Russian Premier Set to Keep Key Reformers but President Yeltsin Is Weakened by New Law That Gives the Cabinet the Executive Powers

By Daniel Sneider, writer of The Christian Science Monitor | The Christian Science Monitor, December 24, 1992 | Go to article overview

Russian Premier Set to Keep Key Reformers but President Yeltsin Is Weakened by New Law That Gives the Cabinet the Executive Powers


Daniel Sneider, writer of The Christian Science Monitor, The Christian Science Monitor


AFTER days of negotiations, newly installed Russian Prime Minister Viktor Chernomyrdin yesterday moved to form a new Cabinet that includes many of the key figures who led the reform policies of the previous government.

The new government should reassure many, including Western governments and financial agencies, who feared that the more conservative premier would sweep away the personnel and policies of his predecessor, reform architect Yegor Gaidar. Indications that precisely that was being planned prompted Russian President Boris Yeltsin to break off an official visit to China Dec. 19 and rush back to Moscow to save his reform government.

While two reformist ministers have been removed, the new Cabinet preserves the senior vice premiers from Mr. Gaidar's team, including the men in charge of international economic policy, according to the Interfax news agency, and the controversial program to privatize Russia's huge system of state-run industries.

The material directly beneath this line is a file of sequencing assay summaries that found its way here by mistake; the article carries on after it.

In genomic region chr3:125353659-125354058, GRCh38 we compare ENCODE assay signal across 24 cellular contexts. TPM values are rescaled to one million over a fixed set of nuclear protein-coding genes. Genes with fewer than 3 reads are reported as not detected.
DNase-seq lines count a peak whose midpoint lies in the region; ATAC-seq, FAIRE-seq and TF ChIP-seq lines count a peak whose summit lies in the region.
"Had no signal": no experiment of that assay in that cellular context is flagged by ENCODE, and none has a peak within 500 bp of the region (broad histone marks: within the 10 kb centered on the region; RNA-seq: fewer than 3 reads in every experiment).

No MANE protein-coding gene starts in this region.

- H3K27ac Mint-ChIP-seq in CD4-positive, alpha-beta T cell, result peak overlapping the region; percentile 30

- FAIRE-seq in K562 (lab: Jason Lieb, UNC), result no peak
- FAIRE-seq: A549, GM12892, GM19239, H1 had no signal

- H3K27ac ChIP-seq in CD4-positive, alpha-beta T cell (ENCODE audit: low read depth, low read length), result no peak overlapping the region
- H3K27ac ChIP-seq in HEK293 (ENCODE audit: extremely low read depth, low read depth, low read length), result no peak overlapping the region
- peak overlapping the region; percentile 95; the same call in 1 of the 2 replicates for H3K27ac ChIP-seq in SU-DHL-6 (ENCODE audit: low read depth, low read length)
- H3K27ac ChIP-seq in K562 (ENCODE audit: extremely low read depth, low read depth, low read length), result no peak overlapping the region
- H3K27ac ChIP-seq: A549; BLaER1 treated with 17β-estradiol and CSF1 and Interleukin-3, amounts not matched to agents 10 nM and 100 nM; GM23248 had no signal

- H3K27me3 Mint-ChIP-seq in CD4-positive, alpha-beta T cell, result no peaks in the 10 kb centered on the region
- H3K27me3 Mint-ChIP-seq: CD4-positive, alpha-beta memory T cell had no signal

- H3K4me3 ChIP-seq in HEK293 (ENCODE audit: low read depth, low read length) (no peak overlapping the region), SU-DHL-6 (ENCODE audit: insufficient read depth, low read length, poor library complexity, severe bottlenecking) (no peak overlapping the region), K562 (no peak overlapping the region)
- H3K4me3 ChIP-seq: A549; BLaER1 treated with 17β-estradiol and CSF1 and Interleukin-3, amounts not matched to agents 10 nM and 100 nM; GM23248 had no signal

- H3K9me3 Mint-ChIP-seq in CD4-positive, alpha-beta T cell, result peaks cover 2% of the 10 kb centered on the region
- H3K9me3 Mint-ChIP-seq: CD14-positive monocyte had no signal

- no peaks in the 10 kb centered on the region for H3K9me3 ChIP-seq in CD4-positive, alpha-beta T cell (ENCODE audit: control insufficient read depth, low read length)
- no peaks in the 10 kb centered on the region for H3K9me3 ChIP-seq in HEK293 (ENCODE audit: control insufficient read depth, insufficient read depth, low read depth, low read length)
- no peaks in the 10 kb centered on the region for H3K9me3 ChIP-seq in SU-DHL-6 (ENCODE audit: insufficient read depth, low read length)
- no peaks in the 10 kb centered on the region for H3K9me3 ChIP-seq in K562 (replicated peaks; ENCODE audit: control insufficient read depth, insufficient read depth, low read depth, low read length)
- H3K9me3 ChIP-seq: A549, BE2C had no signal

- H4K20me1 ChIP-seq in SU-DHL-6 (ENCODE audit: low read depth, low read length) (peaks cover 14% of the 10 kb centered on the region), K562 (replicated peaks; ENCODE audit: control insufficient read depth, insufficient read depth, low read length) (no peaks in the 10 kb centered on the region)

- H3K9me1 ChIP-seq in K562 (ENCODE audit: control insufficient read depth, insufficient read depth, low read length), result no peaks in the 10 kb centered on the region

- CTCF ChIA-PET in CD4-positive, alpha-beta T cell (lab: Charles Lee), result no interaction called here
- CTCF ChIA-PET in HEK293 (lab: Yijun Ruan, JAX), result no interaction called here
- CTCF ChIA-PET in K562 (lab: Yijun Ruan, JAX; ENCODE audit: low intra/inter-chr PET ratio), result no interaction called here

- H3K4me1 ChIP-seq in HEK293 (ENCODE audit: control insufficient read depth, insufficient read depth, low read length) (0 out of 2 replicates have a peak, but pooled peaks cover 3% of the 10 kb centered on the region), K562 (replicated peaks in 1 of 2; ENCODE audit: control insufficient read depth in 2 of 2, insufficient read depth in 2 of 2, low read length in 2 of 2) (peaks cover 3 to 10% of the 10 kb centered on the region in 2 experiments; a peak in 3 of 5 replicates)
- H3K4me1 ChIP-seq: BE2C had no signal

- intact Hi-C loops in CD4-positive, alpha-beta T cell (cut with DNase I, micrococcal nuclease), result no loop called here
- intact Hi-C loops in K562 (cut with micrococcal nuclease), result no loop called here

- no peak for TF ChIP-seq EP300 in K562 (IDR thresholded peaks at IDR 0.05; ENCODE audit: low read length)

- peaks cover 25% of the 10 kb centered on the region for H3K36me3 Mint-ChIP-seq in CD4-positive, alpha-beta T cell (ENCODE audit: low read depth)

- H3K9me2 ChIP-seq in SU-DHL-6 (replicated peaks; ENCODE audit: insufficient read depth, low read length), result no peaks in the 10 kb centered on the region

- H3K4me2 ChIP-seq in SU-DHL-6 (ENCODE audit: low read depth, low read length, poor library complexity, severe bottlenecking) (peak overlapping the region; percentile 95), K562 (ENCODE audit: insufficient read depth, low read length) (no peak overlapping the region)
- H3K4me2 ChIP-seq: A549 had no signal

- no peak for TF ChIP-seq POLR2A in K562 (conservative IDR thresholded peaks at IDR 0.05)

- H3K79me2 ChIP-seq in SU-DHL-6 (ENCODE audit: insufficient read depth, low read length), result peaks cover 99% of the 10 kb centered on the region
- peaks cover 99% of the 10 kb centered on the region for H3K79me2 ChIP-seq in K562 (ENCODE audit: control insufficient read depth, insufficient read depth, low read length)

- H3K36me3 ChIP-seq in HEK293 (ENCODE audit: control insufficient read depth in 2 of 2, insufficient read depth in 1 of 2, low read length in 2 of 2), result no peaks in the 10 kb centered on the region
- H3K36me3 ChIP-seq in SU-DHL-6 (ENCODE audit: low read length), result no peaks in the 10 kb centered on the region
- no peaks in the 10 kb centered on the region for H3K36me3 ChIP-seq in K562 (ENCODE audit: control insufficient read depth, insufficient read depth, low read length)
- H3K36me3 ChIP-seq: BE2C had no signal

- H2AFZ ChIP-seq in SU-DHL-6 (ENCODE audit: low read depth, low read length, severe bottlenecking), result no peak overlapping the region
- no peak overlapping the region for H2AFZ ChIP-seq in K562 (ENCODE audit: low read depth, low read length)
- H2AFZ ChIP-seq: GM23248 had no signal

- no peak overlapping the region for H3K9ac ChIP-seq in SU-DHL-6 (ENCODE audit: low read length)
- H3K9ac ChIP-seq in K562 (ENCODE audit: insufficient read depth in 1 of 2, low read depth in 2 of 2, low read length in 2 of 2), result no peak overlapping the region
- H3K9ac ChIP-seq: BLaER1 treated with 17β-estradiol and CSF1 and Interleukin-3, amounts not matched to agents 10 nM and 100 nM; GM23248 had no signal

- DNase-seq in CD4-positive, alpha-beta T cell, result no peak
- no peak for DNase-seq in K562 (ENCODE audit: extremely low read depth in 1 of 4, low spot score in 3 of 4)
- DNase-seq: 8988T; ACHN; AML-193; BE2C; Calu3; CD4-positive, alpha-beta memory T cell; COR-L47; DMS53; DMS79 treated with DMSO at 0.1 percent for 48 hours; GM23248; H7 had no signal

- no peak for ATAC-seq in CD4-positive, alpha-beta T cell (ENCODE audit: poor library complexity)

According to preliminary reports of the Cabinet's composition, the government will retain vice premiers Alexander Shokhin, who oversees all foreign economic relations; Anatoly Chubais, the privatization boss; and Boris Saltykov, who is in charge of social policies such as education, labor, health, and social security. Two other vice premiers also will keep their jobs - Vladimir Shumeiko, who is in charge of industrial policy, and Georgy Khiza, a former defense industry executive. Both men were brought into the Cabinet last spring in response to earlier criticism of Gaidar's policies but are considered relatively pro-reform by Gaidar aides.

Mr. Chernomyrdin, who served as energy minister in the Gaidar government, had promised not to make major changes in the government following his selection last week by the conservative-dominated legislature. But there has been growing pressure, particularly from centrist political forces associated with the lobby of state-run industries, to replace some of the young market reformers on Gaidar's team.

President Yeltsin's swift return from China managed to save most of the Gaidar team. Only one key member was sacrificed - Pyotr Aven, the young minister of foreign trade who was also Russia's key negotiator in talks with Western governments and banks over payment of Russia's huge foreign debt. Mr. Aven has been a target of attack not only by conservatives, but also from within the government. Mr. Shokhin will likely take over Aven's duties as debt negotiator.

Concerns that the market reform strategy of Gaidar was being abandoned were heightened in recent days by reports that the Central Bank, along with the parliament, was ready to issue massive new credits to preserve state-run industry. …

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